Lasiommata Megara Emilyssa (Mt. Meron)

Large Wall Brown butterfly photographed by Jeffrey Zablow at Mt. Meron

Fascinating. Here you are, working the trails near the top of Mt. Meron (Israel). Morning after morning, as in southern Florida and the Phoenix-area, the weather is sunny,  sunny,  sunny. As I remember being told many years ago by Moshe and Yona in Israel, “You must to drink.” I have flown to Israel many times since then. That advice applies all year round. In November or March, you must remember to carry water with you. You see Israelis going about their daily activities, and they generally don’t have water on their person. Explanation? They are conditioned to their arid climate. Jeff is not. Whether in Jerusalem, Ein  Gedi, Binyamina, Tel Aviv or Mt. Meron, I take water with me…including when I happily skip into the Tel  Aviv Museum of Art. How these butterflies fly as much as they do without any obvious source of water astounds me. I must “to drink” or I soon have bells and whistles internally reminding me that the water gauge is reading too low.

Lasiomatta megara emilyssa is an Israeli satyr butterfly that I met along several of these Mt. Meron trails. Most or all that I found were males, patrolling the trails, guarding their chosen spots, all this to maximize the chance of meeting a receptive female. Upon approach, they would flee their chosen rock, fly at high speed into the surrounding vegetation, and reclaim their perch 2 or 3 minutes later. Do they nectar? ? Visit scat? ?

So once again we beg your indulgence, 4 days of shooting the butterflies of these trails offered only images captured from moderate distance. His eyespots, patches and ripples of brown pleased the eye. Fresh and a fine exercise using browns as the medium.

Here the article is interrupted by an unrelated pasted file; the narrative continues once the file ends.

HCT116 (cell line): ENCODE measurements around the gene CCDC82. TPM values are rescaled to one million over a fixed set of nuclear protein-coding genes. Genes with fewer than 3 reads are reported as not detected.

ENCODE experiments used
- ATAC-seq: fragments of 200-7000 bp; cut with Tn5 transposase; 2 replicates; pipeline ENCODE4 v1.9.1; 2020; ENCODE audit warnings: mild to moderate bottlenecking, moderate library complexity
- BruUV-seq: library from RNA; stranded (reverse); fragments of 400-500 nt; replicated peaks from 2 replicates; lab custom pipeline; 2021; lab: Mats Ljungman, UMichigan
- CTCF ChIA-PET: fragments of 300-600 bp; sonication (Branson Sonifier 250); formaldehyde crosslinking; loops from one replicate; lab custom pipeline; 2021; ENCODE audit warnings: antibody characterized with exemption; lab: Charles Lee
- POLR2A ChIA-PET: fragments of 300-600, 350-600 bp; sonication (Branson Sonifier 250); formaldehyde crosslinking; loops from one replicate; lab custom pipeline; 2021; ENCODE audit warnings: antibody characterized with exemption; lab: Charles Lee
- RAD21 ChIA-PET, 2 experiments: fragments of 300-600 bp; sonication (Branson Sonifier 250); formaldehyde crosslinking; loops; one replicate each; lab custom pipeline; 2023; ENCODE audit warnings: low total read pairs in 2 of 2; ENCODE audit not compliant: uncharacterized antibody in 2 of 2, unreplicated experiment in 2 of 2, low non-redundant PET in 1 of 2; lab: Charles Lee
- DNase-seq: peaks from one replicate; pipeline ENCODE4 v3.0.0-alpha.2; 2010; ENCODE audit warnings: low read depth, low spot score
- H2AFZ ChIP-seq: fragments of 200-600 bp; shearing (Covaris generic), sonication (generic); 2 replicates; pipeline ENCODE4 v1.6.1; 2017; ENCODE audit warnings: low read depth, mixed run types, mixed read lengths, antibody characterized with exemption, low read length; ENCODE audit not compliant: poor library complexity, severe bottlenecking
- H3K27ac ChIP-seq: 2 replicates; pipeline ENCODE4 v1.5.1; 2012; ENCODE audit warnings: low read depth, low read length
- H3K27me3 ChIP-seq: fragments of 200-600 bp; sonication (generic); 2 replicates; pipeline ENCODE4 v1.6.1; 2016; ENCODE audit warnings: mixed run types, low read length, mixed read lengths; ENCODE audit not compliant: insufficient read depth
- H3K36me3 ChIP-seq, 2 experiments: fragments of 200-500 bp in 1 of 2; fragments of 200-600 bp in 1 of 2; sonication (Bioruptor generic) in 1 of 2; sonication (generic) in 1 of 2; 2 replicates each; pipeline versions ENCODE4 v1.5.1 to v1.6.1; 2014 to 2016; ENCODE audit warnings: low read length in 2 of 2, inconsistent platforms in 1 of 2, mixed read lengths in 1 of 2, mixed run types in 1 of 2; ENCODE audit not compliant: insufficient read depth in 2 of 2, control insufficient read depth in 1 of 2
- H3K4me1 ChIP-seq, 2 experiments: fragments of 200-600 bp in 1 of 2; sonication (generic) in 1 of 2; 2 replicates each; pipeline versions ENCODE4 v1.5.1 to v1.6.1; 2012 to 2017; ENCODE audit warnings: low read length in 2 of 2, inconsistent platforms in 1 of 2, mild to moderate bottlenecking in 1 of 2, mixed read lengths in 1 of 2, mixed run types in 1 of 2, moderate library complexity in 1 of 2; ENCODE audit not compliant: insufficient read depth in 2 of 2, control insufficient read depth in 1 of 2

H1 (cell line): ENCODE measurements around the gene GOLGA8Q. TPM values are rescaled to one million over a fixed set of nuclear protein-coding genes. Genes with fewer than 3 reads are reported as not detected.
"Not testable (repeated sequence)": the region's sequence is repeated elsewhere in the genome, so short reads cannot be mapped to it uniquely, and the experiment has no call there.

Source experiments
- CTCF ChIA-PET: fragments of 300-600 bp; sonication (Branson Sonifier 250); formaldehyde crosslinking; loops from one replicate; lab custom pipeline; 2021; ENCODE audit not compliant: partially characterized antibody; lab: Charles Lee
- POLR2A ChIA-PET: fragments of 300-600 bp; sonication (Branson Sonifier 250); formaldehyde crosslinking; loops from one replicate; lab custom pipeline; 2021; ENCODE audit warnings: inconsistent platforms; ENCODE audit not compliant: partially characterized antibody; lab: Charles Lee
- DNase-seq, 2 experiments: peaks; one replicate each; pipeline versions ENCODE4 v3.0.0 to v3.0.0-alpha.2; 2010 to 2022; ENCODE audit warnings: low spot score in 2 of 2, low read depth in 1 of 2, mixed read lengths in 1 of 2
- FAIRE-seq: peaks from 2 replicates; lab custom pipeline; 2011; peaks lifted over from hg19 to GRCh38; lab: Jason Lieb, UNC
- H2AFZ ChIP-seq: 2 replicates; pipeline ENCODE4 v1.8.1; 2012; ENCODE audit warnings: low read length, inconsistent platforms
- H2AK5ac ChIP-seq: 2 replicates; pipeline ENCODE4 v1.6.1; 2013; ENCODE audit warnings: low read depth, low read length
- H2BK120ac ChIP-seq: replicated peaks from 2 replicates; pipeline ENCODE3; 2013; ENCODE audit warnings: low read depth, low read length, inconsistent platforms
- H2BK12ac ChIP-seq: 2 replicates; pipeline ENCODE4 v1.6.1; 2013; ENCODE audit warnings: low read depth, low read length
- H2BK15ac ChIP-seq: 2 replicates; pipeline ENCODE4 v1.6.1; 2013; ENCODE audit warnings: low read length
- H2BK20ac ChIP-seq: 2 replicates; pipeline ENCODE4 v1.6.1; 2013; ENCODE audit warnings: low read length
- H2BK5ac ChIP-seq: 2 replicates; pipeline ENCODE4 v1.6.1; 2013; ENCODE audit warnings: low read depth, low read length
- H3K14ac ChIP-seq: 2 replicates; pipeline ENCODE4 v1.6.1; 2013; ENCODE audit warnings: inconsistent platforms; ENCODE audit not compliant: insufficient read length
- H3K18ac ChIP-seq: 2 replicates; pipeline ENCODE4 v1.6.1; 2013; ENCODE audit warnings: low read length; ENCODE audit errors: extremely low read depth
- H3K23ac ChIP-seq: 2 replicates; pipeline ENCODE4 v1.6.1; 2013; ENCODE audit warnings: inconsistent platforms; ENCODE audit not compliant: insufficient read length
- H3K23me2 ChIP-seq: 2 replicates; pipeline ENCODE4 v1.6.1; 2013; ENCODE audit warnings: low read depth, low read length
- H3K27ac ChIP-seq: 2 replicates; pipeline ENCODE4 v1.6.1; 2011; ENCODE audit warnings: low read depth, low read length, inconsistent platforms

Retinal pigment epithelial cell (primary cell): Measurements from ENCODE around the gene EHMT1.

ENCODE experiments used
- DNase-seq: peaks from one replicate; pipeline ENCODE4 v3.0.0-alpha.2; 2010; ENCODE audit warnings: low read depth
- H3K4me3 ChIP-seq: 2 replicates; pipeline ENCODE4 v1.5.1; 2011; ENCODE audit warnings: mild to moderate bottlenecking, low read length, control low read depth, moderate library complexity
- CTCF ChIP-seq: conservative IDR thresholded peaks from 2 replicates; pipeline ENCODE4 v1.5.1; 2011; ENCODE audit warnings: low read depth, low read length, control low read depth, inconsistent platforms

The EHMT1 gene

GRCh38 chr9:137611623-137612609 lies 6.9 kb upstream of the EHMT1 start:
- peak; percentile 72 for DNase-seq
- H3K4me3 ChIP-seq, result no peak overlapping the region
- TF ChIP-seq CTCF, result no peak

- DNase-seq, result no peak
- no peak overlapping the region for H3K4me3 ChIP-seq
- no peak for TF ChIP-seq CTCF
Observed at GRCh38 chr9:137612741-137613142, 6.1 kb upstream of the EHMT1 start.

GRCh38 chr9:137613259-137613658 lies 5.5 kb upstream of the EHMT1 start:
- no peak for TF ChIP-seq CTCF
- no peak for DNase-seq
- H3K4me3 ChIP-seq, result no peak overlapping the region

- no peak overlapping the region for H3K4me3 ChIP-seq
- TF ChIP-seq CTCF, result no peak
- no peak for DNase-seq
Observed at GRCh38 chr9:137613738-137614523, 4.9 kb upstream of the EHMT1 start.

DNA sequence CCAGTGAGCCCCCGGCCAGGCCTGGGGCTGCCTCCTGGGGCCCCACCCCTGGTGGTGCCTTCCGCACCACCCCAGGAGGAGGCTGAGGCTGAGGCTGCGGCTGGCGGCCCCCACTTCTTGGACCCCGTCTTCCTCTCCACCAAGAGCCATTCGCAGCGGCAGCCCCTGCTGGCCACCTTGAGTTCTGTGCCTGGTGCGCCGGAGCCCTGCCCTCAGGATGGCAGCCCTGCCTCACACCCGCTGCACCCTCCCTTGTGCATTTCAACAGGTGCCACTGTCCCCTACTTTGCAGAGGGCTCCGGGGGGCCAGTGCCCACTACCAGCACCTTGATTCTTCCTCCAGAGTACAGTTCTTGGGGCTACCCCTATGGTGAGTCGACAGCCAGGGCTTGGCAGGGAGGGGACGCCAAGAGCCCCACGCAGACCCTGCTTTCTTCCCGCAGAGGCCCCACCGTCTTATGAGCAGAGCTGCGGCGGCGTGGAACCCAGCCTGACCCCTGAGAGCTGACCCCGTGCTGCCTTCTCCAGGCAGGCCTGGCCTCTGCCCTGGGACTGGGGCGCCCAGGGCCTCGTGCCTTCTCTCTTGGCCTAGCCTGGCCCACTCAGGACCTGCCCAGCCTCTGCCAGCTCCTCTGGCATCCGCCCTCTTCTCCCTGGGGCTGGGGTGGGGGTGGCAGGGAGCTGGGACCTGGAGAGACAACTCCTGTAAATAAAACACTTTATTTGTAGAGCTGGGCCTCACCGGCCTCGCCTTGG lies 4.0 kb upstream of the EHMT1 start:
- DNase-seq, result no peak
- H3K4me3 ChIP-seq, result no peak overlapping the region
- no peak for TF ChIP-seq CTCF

They fly from Jerusalem north to be found all along the northern borders with Lebanon and Syria. They are not found in eastern or western Israel. Imagine how many of the most famous men and women in the history of the world . . . also marveled at these chocolate samplers.


Here was a Butterfly I had Never Seen Before: a Lesser Fiery Copper

 Lesser Fiery Copper butterfly photographed by Jeff Zablow in Binyamina, Israel

Here is a reminder of one of the reasons that some of us love to photograph butterflies. It’s November in Binyamina, Israel. My family has hosted us, and it’s a joy to be there with them. Regrettably, we haven’t rented a car. So, on several mornings we walk a moderate distance and explore the agricultural roads that surround Binyamina. What can we expect to find in mid-November, with the fields dormant and wildflower bloom limited on our left and on our right?

Camphor weed (Heterotheca Subaxillaris) was the only significant bloom extant. Several species of butterflies were coming in to eat nectar, in waves, so to speak. Large Salmon Arabs, Caper Whites and Small Whites, plus one or two Plain Tigers. They would suddenly fly in, and 10 minutes later all would be gone. Then 15 minutes later, they were back again. Were they the same ones I suppose?

On this mid-morning, I did a double take. There was a butterfly I had never seen before: a Lesser Fiery Copper. She was fresh, vividly colored and eating nectar with great energy and movement. I shot as many exposures as I could, following her from one plant to the next, from this side of the road to the other. Then she flew away and that was that. It was a chance encounter with Lycaena Thersamon, or was it? It was a small butterfly and oh, such a pretty one. This one does not waste a single second. It’s a butterfly of purpose.